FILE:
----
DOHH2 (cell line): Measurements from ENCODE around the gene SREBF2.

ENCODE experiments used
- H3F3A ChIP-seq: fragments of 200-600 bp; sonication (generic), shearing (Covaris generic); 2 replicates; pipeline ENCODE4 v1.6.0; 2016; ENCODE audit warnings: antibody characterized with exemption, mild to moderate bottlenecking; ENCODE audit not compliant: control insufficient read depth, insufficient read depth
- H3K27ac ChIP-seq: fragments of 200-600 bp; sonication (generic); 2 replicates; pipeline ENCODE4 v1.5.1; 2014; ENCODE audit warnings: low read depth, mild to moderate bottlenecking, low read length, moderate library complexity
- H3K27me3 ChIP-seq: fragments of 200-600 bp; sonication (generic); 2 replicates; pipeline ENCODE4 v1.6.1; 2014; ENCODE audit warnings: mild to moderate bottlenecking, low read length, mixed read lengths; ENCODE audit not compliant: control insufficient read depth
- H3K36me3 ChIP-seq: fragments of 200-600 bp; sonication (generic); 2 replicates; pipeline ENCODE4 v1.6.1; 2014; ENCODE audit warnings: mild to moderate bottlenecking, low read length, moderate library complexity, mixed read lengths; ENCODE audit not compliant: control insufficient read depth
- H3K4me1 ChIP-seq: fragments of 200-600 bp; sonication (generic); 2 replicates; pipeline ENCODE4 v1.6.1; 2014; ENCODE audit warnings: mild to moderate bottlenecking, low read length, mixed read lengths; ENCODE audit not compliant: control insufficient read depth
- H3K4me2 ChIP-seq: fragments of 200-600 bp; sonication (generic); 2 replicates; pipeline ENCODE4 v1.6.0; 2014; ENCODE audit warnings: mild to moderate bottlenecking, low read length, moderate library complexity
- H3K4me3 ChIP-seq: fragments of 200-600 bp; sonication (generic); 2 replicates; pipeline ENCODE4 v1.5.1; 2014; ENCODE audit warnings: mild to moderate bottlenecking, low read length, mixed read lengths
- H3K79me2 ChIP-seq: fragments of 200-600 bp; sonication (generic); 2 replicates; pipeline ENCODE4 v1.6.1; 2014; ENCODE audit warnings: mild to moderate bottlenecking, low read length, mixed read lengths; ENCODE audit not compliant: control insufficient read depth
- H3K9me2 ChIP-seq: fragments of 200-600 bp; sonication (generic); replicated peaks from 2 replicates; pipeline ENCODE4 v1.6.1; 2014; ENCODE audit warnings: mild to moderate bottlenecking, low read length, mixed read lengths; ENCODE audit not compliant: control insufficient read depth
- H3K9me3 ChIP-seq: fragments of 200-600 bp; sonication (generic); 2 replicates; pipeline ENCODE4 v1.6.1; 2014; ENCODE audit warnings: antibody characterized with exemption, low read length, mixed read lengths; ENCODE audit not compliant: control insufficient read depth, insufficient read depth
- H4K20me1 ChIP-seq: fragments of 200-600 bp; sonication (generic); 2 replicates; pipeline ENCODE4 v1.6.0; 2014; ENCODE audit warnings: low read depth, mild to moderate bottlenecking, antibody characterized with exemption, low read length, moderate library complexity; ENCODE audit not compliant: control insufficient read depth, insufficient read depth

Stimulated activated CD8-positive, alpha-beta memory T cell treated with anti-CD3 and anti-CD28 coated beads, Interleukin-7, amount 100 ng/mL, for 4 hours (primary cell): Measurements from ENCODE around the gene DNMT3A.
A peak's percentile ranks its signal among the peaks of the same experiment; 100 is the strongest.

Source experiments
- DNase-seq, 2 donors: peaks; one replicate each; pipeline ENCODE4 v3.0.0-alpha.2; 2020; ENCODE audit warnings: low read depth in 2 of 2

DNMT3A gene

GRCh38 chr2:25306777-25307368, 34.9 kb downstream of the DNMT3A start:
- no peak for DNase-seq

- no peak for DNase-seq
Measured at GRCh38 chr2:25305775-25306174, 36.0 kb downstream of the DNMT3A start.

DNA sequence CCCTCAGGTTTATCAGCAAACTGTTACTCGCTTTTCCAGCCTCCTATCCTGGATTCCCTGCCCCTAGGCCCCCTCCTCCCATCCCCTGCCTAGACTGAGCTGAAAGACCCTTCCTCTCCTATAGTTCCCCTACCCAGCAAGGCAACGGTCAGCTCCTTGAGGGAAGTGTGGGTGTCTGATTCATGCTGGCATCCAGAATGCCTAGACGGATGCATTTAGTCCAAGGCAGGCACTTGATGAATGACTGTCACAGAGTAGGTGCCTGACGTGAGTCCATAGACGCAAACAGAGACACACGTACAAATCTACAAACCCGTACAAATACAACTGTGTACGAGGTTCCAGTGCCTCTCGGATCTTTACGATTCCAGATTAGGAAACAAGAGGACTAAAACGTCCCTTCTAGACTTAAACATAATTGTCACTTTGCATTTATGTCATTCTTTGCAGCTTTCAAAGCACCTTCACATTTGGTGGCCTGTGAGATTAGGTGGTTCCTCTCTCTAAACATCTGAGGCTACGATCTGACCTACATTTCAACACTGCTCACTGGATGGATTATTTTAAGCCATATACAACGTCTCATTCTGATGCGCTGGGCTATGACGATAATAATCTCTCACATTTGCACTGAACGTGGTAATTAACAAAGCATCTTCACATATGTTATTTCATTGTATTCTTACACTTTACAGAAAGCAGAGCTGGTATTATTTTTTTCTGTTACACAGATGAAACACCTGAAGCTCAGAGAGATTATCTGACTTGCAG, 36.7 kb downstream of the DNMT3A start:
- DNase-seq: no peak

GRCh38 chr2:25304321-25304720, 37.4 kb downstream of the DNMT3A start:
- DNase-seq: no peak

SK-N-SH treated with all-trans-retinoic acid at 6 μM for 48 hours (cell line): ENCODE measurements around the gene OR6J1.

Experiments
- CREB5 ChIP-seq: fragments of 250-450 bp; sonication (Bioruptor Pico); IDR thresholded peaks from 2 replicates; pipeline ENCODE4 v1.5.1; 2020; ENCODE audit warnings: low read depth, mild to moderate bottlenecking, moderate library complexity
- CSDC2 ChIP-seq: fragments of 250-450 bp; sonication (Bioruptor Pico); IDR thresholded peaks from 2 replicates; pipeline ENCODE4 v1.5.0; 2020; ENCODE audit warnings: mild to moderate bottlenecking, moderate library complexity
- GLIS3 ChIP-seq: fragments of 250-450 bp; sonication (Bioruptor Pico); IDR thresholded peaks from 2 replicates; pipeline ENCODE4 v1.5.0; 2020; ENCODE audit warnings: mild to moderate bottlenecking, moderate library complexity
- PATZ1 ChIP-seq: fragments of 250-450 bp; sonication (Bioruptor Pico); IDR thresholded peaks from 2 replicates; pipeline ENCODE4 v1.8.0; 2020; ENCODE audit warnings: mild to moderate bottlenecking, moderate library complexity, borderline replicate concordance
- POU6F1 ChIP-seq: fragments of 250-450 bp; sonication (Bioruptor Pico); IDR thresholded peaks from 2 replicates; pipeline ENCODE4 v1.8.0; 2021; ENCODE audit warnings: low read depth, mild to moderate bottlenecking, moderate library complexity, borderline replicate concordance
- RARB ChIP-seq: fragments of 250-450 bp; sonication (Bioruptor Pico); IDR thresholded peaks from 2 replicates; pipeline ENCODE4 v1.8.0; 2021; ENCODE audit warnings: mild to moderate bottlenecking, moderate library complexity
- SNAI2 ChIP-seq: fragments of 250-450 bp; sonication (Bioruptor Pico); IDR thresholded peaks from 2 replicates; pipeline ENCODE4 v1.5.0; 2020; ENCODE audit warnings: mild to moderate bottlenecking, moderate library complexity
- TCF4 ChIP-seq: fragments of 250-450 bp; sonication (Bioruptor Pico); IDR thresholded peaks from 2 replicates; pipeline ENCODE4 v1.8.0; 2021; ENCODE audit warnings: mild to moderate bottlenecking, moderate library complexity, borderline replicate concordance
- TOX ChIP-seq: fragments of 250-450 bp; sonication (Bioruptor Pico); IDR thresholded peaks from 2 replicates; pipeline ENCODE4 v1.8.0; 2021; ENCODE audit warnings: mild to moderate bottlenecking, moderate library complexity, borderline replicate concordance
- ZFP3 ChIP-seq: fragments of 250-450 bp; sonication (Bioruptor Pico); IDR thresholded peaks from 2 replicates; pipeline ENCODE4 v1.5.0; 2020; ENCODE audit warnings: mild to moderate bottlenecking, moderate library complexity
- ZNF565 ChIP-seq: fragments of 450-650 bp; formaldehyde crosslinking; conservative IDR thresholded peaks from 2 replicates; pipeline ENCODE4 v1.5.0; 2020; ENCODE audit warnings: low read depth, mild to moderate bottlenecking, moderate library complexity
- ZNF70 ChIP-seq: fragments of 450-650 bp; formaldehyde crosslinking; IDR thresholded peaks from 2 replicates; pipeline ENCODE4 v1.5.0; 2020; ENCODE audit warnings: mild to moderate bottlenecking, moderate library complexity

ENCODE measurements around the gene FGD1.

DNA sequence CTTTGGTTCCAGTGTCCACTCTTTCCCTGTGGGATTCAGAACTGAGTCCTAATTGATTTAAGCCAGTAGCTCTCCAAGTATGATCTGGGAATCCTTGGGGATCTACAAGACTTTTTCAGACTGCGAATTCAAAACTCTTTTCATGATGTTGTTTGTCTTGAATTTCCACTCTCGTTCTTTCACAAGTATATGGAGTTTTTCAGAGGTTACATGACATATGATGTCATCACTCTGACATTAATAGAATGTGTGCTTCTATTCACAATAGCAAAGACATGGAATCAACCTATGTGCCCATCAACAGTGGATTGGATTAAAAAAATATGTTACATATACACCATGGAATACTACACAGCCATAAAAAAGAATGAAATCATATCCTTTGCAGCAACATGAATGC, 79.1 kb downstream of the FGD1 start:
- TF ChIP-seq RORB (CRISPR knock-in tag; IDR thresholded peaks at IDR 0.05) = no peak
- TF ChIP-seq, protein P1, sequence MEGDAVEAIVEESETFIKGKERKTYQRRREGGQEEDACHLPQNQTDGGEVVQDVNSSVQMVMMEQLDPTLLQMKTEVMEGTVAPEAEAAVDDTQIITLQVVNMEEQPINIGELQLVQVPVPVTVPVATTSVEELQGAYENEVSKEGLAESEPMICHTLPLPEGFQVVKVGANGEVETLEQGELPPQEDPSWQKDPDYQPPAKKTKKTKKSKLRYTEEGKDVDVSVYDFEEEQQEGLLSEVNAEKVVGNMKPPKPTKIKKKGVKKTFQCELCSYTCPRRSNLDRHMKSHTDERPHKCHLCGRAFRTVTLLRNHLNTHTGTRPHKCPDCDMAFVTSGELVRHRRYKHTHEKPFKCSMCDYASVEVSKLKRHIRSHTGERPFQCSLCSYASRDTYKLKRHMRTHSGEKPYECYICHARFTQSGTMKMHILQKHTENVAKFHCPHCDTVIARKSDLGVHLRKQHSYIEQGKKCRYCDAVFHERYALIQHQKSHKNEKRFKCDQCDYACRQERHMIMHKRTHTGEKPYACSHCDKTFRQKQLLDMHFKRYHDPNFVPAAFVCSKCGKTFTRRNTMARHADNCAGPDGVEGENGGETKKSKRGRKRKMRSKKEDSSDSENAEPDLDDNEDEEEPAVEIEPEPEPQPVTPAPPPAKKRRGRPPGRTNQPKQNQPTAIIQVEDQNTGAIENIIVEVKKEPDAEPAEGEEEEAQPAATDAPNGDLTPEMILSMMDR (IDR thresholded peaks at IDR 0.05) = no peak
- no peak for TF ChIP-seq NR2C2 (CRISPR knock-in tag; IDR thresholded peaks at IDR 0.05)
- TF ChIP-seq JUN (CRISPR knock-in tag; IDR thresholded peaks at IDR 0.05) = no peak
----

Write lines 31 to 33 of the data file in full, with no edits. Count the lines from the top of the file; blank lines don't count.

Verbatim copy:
- GLIS3 ChIP-seq: fragments of 250-450 bp; sonication (Bioruptor Pico); IDR thresholded peaks from 2 replicates; pipeline ENCODE4 v1.5.0; 2020; ENCODE audit warnings: mild to moderate bottlenecking, moderate library complexity
- PATZ1 ChIP-seq: fragments of 250-450 bp; sonication (Bioruptor Pico); IDR thresholded peaks from 2 replicates; pipeline ENCODE4 v1.8.0; 2020; ENCODE audit warnings: mild to moderate bottlenecking, moderate library complexity, borderline replicate concordance
- POU6F1 ChIP-seq: fragments of 250-450 bp; sonication (Bioruptor Pico); IDR thresholded peaks from 2 replicates; pipeline ENCODE4 v1.8.0; 2021; ENCODE audit warnings: low read depth, mild to moderate bottlenecking, moderate library complexity, borderline replicate concordance